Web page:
Next time you want to feel close to someone, make sure you have a joint handy, because smoking weed may actually be the secret to a healthy relationship.
Some interesting research has come out of the University of California that reveals there’s a link between oxytocin, the chemical produced in the brain when in close contact with a loved one, and marijuana’s effect on human behavior, specifically the behavior that impacts human bonding.
IFLScience reports that oxytocin could make social interactions more pleasurable by stimulating humans’ own, built-in cannabinoid system. The research indicates that oxytocin is able to do this by triggering the release of anandamide, the so-called bliss molecule. (Anandamide can cause increased motivation and happiness.)
So, how did scientists find this information out? It took a lot of work…
First, the university’s researchers worked on what they already knew… Endocannabinoids, similar to anandamide, are molecules that human bodies already produce. These molecules work on a human’s system the same way cannabis does — it binds “to receptors on various cells throughout the body called cannabinoid receptors,” IFLScience reports. “Previous work has found that the endocannabinoid system is involved in regulating neuronal signaling from the nucleus accumbens (NAc), a brain region shown to be critical for the effects of oxytocin on social reward.”
To examine these links further, scientists from the university examined “the brains of juvenile mice reared in groups that had been isolated from their peers for 24 hours, then either returned to the group or kept [them] in isolation for a three [additional] hours.” Researchers discovered “that social contact increased the release of anandamide in the NAc, whereas isolation had the opposite effect. The resulting cannabinoid receptor activation, they found, reinforced the rewards of social interaction.”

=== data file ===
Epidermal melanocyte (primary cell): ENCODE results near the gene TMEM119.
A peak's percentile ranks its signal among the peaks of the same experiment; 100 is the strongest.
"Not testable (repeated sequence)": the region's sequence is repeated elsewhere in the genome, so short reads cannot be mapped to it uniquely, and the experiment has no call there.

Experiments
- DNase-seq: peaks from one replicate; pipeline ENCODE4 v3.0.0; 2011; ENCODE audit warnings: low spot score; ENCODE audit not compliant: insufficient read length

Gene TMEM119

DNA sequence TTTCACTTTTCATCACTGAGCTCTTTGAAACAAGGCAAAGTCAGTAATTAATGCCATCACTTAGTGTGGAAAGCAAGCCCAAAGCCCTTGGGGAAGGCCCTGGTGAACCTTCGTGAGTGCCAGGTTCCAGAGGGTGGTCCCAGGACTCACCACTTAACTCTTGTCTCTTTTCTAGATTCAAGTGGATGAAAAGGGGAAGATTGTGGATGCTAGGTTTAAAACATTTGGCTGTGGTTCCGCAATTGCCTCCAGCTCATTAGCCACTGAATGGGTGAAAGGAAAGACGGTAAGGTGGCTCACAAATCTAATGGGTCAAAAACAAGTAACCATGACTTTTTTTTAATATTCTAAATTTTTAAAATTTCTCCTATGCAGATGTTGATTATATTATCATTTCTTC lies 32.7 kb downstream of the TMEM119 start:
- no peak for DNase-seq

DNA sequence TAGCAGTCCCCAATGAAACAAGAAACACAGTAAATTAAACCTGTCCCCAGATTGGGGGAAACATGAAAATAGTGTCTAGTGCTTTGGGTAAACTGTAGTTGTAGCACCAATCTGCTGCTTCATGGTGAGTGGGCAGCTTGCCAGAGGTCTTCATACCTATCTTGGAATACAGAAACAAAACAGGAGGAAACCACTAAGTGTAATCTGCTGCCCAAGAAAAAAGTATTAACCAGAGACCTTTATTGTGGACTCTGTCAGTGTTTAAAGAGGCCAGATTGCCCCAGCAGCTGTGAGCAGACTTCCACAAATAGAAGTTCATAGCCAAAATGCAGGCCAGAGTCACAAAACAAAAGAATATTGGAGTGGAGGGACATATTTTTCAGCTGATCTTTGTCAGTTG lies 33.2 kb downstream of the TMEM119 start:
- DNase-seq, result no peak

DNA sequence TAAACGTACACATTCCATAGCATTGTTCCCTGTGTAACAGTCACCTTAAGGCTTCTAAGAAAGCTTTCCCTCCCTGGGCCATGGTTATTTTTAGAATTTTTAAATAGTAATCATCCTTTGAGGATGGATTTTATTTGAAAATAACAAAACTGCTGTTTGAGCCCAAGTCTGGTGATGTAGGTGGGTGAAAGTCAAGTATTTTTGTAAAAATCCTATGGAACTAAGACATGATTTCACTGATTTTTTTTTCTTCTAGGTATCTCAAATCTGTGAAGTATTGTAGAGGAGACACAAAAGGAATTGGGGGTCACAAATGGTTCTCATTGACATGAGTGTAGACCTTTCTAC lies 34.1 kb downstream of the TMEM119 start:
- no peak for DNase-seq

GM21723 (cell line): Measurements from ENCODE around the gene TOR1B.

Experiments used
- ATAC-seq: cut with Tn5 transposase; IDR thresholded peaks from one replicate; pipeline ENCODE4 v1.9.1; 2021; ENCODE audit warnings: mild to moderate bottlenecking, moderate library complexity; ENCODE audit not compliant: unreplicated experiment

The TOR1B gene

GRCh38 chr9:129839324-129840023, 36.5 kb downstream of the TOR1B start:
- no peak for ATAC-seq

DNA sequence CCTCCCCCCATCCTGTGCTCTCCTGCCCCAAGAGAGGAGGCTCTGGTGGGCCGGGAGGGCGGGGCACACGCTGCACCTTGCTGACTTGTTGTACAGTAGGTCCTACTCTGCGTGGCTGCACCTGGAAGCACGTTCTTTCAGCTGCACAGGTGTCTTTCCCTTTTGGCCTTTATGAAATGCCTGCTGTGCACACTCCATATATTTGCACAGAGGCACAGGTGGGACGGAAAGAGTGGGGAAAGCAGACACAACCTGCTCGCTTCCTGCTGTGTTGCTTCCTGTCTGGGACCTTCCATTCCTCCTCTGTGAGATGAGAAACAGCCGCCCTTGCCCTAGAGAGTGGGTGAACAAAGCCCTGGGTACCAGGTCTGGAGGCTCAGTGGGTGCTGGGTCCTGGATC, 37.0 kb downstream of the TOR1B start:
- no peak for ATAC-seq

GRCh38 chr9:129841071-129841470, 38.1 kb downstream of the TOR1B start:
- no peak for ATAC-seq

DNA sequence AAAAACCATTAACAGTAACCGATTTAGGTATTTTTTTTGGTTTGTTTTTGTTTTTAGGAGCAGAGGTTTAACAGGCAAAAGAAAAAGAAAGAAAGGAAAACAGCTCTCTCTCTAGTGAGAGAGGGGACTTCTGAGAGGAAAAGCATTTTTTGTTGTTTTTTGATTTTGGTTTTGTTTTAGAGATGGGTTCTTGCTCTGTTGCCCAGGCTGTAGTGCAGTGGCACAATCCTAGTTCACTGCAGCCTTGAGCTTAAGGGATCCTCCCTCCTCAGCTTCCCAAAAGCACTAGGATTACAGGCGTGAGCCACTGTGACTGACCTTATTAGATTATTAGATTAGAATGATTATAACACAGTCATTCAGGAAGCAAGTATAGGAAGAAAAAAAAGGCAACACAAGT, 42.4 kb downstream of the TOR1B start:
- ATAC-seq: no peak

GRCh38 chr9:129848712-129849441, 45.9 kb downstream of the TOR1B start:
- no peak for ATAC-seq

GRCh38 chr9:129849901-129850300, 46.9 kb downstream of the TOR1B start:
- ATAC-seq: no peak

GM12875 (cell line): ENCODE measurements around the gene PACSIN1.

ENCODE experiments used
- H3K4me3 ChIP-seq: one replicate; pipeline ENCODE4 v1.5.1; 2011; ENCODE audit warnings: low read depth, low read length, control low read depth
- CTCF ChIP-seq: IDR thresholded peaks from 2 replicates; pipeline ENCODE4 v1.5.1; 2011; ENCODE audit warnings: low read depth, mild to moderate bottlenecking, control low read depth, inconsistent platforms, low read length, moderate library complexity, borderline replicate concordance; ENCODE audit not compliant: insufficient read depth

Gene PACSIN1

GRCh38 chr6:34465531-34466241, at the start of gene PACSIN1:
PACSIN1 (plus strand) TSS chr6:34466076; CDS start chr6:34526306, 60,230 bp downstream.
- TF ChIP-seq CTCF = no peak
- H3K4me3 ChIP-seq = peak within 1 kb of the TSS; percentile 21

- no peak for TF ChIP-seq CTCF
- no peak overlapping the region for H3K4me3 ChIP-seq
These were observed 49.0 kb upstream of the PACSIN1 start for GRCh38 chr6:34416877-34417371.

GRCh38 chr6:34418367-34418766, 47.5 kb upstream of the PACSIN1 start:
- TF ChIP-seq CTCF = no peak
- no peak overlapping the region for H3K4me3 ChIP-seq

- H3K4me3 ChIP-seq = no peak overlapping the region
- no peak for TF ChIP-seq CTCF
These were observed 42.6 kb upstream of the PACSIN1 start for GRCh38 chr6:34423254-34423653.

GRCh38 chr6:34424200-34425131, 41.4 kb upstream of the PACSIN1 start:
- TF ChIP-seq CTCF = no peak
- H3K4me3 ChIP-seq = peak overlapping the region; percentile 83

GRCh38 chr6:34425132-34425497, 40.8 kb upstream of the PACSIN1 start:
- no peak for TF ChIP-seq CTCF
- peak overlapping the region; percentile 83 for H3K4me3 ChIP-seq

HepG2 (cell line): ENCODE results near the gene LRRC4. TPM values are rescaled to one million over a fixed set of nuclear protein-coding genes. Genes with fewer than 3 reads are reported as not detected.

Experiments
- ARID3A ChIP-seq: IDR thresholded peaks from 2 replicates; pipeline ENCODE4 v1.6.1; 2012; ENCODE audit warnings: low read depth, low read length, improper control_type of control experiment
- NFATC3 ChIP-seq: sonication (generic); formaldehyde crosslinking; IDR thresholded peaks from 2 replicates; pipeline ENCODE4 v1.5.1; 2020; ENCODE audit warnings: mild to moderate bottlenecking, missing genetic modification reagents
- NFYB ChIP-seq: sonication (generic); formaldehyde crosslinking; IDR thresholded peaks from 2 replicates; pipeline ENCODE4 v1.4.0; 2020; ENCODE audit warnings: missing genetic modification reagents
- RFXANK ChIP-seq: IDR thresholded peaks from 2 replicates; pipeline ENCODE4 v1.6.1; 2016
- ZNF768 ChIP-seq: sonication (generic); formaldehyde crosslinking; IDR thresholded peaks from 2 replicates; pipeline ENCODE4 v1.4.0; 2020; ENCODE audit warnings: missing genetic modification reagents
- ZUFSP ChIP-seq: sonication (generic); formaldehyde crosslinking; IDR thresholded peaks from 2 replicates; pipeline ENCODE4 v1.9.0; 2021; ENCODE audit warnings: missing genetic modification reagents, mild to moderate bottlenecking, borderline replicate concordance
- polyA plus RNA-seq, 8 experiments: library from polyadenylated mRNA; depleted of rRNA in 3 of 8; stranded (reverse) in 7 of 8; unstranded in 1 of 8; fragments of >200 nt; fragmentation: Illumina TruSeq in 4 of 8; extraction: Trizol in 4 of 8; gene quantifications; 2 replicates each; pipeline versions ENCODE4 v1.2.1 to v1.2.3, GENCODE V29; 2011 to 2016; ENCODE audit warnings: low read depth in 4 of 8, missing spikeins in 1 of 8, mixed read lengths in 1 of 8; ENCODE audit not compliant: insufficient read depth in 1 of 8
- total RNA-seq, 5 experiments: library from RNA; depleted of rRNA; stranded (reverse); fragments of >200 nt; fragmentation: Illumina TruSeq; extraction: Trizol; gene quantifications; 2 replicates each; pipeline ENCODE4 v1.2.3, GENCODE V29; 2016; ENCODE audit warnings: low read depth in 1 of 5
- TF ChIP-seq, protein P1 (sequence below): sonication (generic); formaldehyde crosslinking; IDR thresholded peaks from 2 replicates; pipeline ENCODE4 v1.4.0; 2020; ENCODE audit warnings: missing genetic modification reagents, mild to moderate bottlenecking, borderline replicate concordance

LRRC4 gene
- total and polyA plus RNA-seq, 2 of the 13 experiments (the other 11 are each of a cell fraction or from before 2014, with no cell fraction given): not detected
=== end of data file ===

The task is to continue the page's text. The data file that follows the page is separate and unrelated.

While we can agree that this newly discovered link is interesting, it’s also an incredibly important finding.
According to IFLScience, this information could help researchers, doctors, etc., understand “the mechanisms” that cause certain social impairments, such as autism. Daniele Piomelli, the lead researcher of the study, told IFLScience that all of the researchers of the study think that “there is a disruption in cooperative oxytocin-anandamide signaling in autism.” So, increasing anandamide levels could help correct “social remade deficits.”
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Smoking a joint image via Shutterstock